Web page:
City Research Online

Unilingual versus Bilingual Education: a Political Economy Analysis

Ortega, J. and Tangeraas, T. (2008). Unilingual versus Bilingual Education: a Political Economy Analysis. Journal of the European Economic Association, 6(5), pp. 1078-1108. doi: 10.1162/JEEA.2008.6.5.1078

Abstract

We consider an economy with two language groups, where only agents who share a language can produce together. Schooling enhances the productivity of students. Individuals attending a unilingual school end up speaking the language of instruction only, while bilingual schools render
individuals bilingual at the same cost. The politically dominant group(not necessarily the majority) chooses the type(s) of schools accessible to each language group, and then individuals decide whether to attend school. We show that the dominant either choose laissez-faire or restrict access to schools in the language of the dominated. Instead, the dominated favour the use of their own language. Thus, while agents do not derive utility from speaking their mother tongue, language conflicts of the expected type endogenously arise. Democracy (majority rule) always leads to the implementation of a socially optimal education system, while restrictions to the use of the language of the dominated are implemented too often under minority rule. The model is consistent with evidence from Belgium, France, and Finland.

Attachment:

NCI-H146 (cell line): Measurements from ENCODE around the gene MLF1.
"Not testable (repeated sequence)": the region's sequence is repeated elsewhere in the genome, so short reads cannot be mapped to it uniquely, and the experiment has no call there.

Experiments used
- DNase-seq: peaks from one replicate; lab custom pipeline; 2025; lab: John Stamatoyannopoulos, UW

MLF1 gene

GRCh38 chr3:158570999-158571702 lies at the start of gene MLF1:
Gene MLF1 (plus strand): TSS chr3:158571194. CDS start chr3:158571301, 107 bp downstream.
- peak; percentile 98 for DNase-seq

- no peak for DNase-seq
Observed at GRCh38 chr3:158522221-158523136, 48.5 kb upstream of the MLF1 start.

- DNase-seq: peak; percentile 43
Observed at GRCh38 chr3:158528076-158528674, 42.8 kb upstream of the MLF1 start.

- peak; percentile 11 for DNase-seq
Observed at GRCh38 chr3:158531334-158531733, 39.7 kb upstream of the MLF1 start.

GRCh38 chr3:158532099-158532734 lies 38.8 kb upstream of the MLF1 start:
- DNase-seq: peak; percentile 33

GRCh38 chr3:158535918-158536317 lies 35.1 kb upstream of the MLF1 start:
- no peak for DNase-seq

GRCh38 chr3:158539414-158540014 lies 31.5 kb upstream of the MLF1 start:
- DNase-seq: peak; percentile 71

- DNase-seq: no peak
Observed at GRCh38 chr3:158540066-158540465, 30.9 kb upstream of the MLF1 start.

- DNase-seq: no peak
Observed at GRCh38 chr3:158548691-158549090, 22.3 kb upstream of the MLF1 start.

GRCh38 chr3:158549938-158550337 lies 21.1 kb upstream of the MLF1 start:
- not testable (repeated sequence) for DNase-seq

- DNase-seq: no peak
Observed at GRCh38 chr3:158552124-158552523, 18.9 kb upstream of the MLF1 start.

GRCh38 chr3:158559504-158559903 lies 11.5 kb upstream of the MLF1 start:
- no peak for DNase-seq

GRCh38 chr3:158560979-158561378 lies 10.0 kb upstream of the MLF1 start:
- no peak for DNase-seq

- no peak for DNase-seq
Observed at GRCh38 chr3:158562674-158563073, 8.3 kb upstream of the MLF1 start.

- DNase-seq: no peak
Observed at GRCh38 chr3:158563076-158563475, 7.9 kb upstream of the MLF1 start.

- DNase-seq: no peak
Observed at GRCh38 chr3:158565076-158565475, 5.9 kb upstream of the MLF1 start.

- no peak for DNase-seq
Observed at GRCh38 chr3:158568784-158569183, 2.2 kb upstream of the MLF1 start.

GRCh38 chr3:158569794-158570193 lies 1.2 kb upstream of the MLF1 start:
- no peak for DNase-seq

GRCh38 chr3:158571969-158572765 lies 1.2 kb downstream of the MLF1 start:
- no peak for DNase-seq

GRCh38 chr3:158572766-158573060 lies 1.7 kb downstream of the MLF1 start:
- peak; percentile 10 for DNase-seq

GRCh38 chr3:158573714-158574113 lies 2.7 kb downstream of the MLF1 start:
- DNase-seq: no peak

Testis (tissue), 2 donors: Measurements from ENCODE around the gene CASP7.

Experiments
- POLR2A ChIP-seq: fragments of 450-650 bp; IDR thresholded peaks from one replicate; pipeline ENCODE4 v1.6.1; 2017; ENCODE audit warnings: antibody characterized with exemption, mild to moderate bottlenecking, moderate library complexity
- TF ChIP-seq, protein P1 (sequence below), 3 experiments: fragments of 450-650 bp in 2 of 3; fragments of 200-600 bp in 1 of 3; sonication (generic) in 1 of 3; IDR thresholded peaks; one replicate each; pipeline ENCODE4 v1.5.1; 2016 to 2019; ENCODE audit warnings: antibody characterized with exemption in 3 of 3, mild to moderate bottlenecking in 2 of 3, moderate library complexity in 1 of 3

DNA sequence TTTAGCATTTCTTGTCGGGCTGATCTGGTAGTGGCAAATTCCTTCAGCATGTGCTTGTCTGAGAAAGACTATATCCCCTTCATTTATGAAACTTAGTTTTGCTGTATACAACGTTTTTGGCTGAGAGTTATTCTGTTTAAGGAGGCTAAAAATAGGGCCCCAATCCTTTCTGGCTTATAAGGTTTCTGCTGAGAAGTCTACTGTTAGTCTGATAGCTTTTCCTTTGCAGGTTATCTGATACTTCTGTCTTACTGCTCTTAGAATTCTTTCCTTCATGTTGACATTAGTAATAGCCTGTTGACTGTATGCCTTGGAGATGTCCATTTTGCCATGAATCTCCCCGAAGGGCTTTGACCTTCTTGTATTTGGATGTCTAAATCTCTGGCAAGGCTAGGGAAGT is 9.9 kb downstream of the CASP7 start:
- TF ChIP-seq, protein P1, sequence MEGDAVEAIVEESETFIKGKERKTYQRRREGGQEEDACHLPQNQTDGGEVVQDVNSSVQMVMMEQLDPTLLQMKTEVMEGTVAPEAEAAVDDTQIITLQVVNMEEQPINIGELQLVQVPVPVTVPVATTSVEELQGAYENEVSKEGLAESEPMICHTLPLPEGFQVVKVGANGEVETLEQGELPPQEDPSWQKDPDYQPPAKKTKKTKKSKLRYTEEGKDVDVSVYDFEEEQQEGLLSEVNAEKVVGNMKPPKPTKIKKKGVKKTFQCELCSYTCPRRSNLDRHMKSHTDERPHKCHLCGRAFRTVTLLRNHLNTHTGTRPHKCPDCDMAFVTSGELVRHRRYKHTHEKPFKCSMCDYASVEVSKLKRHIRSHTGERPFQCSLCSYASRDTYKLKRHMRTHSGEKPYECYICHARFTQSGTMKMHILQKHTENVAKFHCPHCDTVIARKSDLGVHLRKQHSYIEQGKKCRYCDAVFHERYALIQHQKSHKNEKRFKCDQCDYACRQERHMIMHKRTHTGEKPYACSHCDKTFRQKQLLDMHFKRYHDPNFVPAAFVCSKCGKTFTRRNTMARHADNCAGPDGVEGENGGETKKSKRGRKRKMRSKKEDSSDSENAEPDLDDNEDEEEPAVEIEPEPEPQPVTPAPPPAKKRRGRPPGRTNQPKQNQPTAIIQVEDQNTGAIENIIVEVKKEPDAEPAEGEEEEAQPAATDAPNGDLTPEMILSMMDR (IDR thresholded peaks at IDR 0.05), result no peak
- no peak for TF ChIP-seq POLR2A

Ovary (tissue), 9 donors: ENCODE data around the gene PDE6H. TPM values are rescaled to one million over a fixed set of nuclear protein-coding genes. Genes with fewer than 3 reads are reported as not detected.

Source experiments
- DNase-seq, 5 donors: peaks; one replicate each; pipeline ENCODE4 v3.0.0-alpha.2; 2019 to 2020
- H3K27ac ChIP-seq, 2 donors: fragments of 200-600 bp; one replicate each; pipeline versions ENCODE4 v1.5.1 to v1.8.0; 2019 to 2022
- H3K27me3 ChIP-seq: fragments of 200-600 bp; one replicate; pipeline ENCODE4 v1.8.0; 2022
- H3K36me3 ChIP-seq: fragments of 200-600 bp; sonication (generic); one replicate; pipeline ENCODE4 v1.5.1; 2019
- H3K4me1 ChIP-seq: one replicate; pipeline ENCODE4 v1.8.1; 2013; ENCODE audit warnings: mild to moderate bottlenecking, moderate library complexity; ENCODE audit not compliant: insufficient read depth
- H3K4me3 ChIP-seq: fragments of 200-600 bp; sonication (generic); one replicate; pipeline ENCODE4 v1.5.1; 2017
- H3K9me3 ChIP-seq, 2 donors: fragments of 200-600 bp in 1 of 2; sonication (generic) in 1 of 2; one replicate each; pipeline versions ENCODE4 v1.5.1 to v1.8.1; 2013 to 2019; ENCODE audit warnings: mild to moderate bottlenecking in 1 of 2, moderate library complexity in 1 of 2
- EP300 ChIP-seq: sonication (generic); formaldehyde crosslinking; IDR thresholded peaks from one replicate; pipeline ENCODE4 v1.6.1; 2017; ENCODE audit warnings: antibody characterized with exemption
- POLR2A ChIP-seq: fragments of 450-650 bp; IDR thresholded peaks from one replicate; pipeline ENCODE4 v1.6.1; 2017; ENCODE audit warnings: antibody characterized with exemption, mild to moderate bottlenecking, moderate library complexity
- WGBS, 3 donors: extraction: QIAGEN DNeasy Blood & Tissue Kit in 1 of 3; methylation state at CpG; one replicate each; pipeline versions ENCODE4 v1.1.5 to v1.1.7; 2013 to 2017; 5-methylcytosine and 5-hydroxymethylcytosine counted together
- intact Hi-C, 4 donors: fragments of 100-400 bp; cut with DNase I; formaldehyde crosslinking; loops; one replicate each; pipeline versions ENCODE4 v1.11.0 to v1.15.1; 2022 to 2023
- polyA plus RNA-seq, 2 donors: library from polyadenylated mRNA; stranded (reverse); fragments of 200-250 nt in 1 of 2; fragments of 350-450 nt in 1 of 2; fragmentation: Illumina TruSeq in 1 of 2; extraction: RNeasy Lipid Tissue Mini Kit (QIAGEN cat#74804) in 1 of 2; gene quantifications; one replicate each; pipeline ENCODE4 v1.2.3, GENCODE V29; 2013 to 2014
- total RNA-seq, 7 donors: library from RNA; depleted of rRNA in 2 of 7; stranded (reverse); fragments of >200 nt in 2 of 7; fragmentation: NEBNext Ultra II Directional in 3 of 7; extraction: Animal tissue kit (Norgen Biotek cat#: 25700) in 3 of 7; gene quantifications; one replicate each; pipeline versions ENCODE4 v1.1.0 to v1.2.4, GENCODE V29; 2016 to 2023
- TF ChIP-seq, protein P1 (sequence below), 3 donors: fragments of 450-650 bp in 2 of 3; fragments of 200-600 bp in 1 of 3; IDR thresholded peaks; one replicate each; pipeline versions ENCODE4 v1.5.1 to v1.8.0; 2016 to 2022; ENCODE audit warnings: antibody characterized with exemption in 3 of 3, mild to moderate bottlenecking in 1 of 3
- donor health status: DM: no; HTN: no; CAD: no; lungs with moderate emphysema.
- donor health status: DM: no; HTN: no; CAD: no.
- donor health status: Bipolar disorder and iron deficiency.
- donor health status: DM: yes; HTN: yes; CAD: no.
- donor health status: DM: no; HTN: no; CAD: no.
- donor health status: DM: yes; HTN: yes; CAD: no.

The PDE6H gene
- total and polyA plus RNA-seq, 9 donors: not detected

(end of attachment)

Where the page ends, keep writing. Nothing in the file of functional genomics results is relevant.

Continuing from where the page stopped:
Publication Type: Article
Publisher Keywords: education, language policies, skills, minorities
Subjects: H Social Sciences > H Social Sciences (General)
Departments: School of Arts & Social Sciences > Economics
URI: http://openaccess.city.ac.uk/id/eprint/3593
[img]
Preview
PDF - Accepted Version
Download (329kB) | Preview

Export

Downloads

Downloads per month over past year

View more statistics

Actions (login required)

Admin Login Admin Login